Rugby league’s state bodies are refusing to press the panic button on participation numbers, despite the NRL’s willingness to go to war with clubland over declining numbers.
ARL Commission chairman John Grant is fighting for his survival after reneging on a club funding arrangement, citing the need to address several key issues, mainly the decline in player numbers.
The NRL and Grant on Tuesday again refused to give firm numbers, however the NSW, Queensland and Country rugby league associations all said while numbers were down, there was plenty of silver lining.
Across all three of the major associations, there is a broad trend towards a slight drop in numbers, driven by declining male participation but largely offset by exponential growth in the women’s game.
According to the NSWRL, for the 2016 season, its overall participation dropped from 40,824 in 2015 to just over 39,000.
NSWRL general manager of football Barrie-Jon Mather said while males players were down by 1000-1500, about 500-1000 females had picked up the game.
He said according to a major study of attitudes, the rate of attrition was being driven by three main factors: the standard of coaching, poor sportsmanship and the unevenness of competitions.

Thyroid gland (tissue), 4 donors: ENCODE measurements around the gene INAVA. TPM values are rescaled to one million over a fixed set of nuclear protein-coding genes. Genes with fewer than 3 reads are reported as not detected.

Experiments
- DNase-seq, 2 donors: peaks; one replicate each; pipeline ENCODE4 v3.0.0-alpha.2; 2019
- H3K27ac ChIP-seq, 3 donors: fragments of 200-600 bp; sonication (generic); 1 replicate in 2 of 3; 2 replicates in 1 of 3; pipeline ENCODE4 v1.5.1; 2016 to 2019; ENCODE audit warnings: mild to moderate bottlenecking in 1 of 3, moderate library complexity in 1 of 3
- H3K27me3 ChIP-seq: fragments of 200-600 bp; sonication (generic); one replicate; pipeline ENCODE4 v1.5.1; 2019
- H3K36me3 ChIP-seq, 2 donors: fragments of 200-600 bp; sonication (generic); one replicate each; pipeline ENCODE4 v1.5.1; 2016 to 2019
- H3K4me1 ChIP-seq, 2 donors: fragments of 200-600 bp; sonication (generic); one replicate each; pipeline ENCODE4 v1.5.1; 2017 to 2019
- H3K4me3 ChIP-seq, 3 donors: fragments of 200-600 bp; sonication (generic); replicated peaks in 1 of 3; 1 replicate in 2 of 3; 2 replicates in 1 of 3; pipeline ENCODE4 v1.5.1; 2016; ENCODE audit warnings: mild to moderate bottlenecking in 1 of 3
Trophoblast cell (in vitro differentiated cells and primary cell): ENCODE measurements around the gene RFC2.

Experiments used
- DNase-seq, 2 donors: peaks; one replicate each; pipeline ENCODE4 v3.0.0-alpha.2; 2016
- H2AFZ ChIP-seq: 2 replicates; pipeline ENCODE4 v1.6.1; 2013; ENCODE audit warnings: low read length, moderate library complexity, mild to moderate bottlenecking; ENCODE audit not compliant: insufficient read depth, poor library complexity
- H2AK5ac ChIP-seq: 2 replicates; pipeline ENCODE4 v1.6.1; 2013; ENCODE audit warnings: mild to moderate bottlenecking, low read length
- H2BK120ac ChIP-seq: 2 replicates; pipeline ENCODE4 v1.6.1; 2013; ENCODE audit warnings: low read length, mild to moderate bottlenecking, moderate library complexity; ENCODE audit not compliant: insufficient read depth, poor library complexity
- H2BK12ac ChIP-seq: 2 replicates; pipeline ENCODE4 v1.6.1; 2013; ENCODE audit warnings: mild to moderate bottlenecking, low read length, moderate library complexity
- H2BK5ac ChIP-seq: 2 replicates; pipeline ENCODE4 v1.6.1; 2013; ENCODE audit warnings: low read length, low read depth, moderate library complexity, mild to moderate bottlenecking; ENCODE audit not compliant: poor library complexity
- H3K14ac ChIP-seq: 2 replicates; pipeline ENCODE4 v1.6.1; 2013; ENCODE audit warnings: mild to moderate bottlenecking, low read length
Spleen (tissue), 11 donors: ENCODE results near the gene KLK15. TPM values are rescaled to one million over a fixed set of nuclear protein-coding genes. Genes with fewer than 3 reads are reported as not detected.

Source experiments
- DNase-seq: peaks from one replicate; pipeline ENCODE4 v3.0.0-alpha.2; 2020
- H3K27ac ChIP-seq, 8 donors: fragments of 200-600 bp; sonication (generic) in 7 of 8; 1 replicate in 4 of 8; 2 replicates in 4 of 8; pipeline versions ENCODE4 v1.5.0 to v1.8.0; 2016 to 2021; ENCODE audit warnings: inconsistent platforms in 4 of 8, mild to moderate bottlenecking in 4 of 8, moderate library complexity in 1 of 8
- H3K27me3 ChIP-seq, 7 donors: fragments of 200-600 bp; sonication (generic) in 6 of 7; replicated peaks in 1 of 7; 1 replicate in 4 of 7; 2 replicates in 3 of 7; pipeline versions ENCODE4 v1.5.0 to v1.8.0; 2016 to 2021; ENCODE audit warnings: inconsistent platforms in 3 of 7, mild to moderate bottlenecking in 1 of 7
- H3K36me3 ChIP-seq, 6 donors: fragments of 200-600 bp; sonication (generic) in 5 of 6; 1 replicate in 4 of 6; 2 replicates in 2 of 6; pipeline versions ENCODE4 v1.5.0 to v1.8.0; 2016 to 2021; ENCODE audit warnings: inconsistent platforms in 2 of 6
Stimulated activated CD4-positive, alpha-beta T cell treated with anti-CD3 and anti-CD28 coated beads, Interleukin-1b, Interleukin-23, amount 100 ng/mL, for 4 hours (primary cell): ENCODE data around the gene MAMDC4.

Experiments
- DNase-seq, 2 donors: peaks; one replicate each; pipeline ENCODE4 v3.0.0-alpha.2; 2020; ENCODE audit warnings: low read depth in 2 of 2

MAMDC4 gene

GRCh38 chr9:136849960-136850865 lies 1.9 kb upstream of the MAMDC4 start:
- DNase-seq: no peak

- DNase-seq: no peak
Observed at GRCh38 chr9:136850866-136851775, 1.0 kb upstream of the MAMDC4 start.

He refused to call the situation dire and said there was plenty of positive work being done around social and women’s football that was turning the tide.
“The figures don’t tell the whole story,” Mather said.
“In terms of registered participants, people who play rugby league every week, that’s down but people who engage in the sport, and maybe dip in and dip out, that’s up for the year.
“We’ve got lots of people interested in playing; we’ve just got to work on how to convert them into people who want to play on a regular basis.”
The QRL said it had 60,794 registered players in 2016, down from 61,291 the year before with a big jump in female numbers (3405 to 3832).
There was also an increase in participation in the QRL Northern Division (13,422 to 13,607) driven largely by North Queensland’s 2015 NRL premiership win.
The NSW Country Rugby League (CRL) said its numbers had fallen overall, a drop of about two per cent to 56,000, with men down one per cent.
CRL chief executive Terry Quinn said women’s numbers climbed from 5000 to 7000 and they were expecting further growth with three women’s tag competitions to start in 2017.
“We’ve noticed since registrations opened up in November, there were 5000 registered already which was probably 2000 up on this time last year,” Quinn said.
“Our numbers are pretty stable and a lot of it’s due to female participation. It’s not too bad at the moment, though we don’t want to have any downturn at all.”
In its 2015 annual report, the NRL trumpeted the fact player numbers across rugby league and touch football were up six per cent on the previous year to 1.4 million, a growth of 100,000.